Drinker Biddle lawyers have participated in many major antitrust appeals, including the landmark U.S. Supreme Court cases of Eastern Railroad Presidents v. Noerr Motor Freight, Inc., 365 U.S. 127 (1961) and Falls City Indus. v. Vanco Beverage, 460 U.S. 428 (1983); the Third Circuit cases of In re Linerboard Antitrust Litigation and In re. Baby Food Antitrust Litigation, and the remittitur and then reversal of the verdict in Trigen v. Oklahoma Gas & Electric, 244 F.3d 10th Cir. 2001, as well as the petition for certiorari, denied the same year. Most recently, a Third Circuit panel unanimously affirmed a dismissal of exclusive dealing claims against dealers alleged to have conspired with a manufacturer to restrain trade and protect a manufacturer’s monopoly. See Howard Hess Dental v. Dentsply Int’l, Inc., 602 F.3d 237 (3d Cir. 2010).
Serious questions are raised at the intersections of antitrust and intellectual property law. Drinker Biddle weighed in as counsel for an amicus in both the Washington, D.C., Circuit Court of Appeals and before the U.S. Supreme Court in successfully urging denial of the petition for certiorari in Rambus, Inc. v. FTC, 522 F.3d 456 (D.C. Cir. 2008), cert. denied, 77 U.S.L.W. 3467 (2009). We also were amicus counsel in Broadcom Corp. v. Qualcomm Inc., 501 F.3d 297 (3d Cir. 2007).
In Watson Industries v. Murata Mfg. Co., it took the Federal Circuit just five days from oral argument to affirm the Western District of Wisconsin’s grant of summary judgment for no infringement. See 301 F. Supp. 2d 933 (W.D. Wis. 2003).
Recent trademark appeals argued by Drinker Biddle lawyers include Urban Outfitters, Inc. v. BCBG Max Azria Group, Inc., 318 Fed. Appx. 146 (3d Cir. 2009), in which the court affirmed the merits and remanded the case. On remand, the District Court awarded our client significant attorneys’ fees – a determination that is currently on appeal.
Securities and Finance
Appellate lawyers serve often as amicus counsel to represent a non-party’s interest. The Third Circuit asked Drinker Biddle to serve as an amicus to the court in briefing a question as to the proper interpretation of Section 20(a) of the Securities and Exchange Act. The Securities and Exchange Commission (SEC) had brought an action to enforce payment of a penalty against the president of a broker-dealer, even though the penalty had been assessed against the broker-dealer only. The SEC argued that the president was “liable to” the SEC as a controlling party. Because the nonpayment of the penalty was – in the Third Circuit’s view – separate from the acts and proceedings that gave rise to the penalty, it was proper for the SEC to have brought the action against the president in the way that it did. In a footnote, however, the court made clear that the SEC may not use Section 20(a) in virtually any other set of circumstances, adopting, to that extent, the argument Drinker Biddle made in its amicus brief. See SEC v. J.W. Barclay & Co., Inc., 442 F.3d 834 (3d Cir. 2006).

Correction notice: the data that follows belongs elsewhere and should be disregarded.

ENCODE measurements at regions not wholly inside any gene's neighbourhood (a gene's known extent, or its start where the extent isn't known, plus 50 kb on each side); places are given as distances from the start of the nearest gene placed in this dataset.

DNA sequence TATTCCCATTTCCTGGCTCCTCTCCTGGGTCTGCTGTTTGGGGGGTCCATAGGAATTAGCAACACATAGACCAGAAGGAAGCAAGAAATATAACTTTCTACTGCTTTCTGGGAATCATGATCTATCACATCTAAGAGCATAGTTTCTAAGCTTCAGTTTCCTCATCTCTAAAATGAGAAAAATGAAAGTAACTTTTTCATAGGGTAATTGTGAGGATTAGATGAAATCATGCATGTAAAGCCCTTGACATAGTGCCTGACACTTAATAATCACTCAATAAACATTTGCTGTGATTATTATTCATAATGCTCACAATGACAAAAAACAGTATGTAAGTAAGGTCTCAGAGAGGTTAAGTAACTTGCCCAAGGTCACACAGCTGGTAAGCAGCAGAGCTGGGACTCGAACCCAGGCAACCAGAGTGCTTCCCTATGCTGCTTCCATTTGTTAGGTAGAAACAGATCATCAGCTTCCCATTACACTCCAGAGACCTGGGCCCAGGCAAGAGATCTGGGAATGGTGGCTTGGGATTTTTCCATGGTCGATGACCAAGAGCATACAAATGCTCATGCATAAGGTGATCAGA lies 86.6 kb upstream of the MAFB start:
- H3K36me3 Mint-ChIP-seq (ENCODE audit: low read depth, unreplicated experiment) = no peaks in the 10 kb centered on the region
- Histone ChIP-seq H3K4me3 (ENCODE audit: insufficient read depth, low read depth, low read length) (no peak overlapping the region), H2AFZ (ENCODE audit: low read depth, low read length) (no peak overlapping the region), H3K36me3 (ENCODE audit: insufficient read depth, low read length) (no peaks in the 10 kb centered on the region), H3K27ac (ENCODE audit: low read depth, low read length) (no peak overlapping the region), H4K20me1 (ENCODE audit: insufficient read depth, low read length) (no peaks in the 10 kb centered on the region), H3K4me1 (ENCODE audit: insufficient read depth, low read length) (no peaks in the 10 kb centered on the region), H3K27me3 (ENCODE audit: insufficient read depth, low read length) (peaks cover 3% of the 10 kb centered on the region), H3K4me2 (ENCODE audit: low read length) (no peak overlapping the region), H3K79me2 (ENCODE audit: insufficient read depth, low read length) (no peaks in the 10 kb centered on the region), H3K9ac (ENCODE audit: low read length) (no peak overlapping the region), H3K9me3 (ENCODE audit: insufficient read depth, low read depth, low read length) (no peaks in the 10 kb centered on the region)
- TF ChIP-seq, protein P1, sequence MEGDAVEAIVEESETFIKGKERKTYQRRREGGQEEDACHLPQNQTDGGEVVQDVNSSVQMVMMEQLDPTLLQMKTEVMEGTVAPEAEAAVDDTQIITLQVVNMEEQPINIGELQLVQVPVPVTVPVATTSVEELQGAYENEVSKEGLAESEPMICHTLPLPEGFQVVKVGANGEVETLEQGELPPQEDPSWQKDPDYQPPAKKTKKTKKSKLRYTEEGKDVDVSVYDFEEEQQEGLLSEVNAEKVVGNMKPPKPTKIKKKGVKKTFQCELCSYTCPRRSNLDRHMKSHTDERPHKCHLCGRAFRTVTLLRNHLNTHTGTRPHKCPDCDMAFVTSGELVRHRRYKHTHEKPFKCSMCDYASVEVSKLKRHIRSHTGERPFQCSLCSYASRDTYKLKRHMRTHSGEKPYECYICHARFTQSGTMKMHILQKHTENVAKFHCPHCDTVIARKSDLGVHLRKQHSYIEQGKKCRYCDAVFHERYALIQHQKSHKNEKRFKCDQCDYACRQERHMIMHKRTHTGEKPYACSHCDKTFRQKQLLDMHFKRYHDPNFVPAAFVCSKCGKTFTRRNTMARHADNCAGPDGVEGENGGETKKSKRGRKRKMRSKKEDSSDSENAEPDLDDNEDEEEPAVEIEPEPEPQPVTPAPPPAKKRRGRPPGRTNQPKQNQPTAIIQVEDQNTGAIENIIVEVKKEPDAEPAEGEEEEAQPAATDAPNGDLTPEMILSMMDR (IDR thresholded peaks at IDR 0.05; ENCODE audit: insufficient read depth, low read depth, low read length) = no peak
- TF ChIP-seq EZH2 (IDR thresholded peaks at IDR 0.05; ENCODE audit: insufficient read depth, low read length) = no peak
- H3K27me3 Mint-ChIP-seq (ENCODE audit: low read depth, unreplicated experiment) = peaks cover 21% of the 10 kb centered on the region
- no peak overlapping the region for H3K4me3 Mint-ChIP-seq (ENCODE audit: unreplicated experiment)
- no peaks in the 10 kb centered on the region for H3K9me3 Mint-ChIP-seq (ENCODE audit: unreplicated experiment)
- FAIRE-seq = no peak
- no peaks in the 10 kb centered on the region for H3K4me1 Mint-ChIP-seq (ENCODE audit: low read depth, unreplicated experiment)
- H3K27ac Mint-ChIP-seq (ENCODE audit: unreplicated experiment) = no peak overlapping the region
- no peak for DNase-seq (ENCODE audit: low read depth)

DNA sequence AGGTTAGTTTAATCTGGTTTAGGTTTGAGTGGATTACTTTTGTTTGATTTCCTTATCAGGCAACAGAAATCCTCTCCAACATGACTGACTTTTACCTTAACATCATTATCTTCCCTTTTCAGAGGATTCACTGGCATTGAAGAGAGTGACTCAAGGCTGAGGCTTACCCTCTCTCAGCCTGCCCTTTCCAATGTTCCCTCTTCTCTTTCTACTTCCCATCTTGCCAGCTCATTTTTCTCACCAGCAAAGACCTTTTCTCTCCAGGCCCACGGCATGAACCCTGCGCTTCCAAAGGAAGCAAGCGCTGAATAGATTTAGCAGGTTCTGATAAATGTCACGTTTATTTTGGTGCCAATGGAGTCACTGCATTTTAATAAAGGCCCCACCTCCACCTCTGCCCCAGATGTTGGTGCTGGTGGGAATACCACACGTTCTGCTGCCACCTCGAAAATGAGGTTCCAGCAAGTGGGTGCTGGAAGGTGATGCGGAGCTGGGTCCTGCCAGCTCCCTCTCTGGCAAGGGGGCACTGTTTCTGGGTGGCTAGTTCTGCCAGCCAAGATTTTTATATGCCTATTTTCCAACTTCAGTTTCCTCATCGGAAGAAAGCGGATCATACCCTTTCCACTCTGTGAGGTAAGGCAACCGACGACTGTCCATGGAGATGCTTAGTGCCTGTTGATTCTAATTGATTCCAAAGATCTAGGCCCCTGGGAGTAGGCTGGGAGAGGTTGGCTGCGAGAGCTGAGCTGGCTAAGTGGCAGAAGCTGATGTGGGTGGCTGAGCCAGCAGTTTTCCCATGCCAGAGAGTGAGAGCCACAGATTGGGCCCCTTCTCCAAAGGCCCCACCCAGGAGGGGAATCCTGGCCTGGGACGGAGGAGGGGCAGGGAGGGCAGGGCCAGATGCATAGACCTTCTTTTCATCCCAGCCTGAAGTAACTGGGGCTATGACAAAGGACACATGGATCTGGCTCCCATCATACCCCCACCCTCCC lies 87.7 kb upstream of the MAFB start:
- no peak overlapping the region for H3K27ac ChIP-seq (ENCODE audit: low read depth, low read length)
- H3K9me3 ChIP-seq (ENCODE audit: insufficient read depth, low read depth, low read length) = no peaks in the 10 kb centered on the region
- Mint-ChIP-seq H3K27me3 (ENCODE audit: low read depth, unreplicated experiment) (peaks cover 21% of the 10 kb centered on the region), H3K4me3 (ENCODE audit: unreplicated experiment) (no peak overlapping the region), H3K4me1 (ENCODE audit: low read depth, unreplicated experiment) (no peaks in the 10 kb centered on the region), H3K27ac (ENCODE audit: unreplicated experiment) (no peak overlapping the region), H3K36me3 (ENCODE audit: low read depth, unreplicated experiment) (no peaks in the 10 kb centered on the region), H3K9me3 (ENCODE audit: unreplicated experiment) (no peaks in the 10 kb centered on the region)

Professional Obligations and Liabilities
Drinker Biddle’s leadership in the field of legal ethics – from Henry S. Drinker to Lewis H. Van Dusen, Jr. to Lawrence J. Fox – has long been recognized. Drinker Biddle lawyers have participated in appeals on issues of confidentiality. See Kinsella v. NYT Television, 382 N.J. Super. 102 (App. Div. 2005). We have also weighed in on conflicts of interest, in amicus briefs in Mickens v. Taylor, 535 U.S. 162 (2002) and State v. Ring, 65 P.3d 915 (Ariz. 2003).
White Collar Criminal Defense
Drinker Biddle’s work in this area ranges from crafting an amicus brief in a landmark case that focused on a lawyer’s duty to investigate, Wiggins v. Smith, 539 U.S. 510 (2003), to our representation of two companies appealing a recent multimillion dollar, high-profile white collar case verdict – a case that resulted in the award of a new trial.
Employee Benefits & Executive Compensation
Drinker Biddle lawyers have represented numerous employers and claim administrators in this field, including in appeals regarding employee benefit claims governed by ERISA. Most recently, Drinker Biddle lawyers secured the dismissal of a plaintiff’s appeal seeking reinstatement of long-term disability benefits. A Third Circuit panel affirmed the district court’s grant of summary judgment to the employer in all aspects. Goletz v. Prudential Ins. Co. of Am., No. 08-4740, 2010 U.S. App. LEXIS 11501 (3d Cir. June 7, 2010).
Noteworthy Appellate Lawyers
Drinker Biddle’s noteworthy appellate lawyers includes Deborah T. Poritz, a former chief justice of the New Jersey Supreme Court.
Additionally, members of Drinker Biddle’s Appellate Team serve in leadership roles inside and outside the firm: the Chairman of the firm is an appellate lawyer, as is the vice-chair of the firm's Products Liability and Mass Tort Practice Group – who is a certified specialist in appellate law through the State Bar of California Board of Legal Specialization. Other Drinker Biddle appellate lawyers serve as members and leaders of state bar associations and the American Bar Association. One currently serves as Deputy Counsel to the Pennsylvania Supreme Court Appellate Procedural Rules Committee. Many are also frequent speakers and authors.
U.S. Supreme Court Bar Members
The following members of the Appellate Team are members of the U.S. Supreme Court Bar:
Bradley J. Andreozzi
Lawrence J. Fox
D. Alicia Hickok
Alan J. Lazarus
Ross A. Lewin
Deborah T. Poritz
Edward M. Posner
Alfred W. Putnam, Jr.
Robert A. Skitol
Kenneth M. Vorrasi
Ken J. Wilbur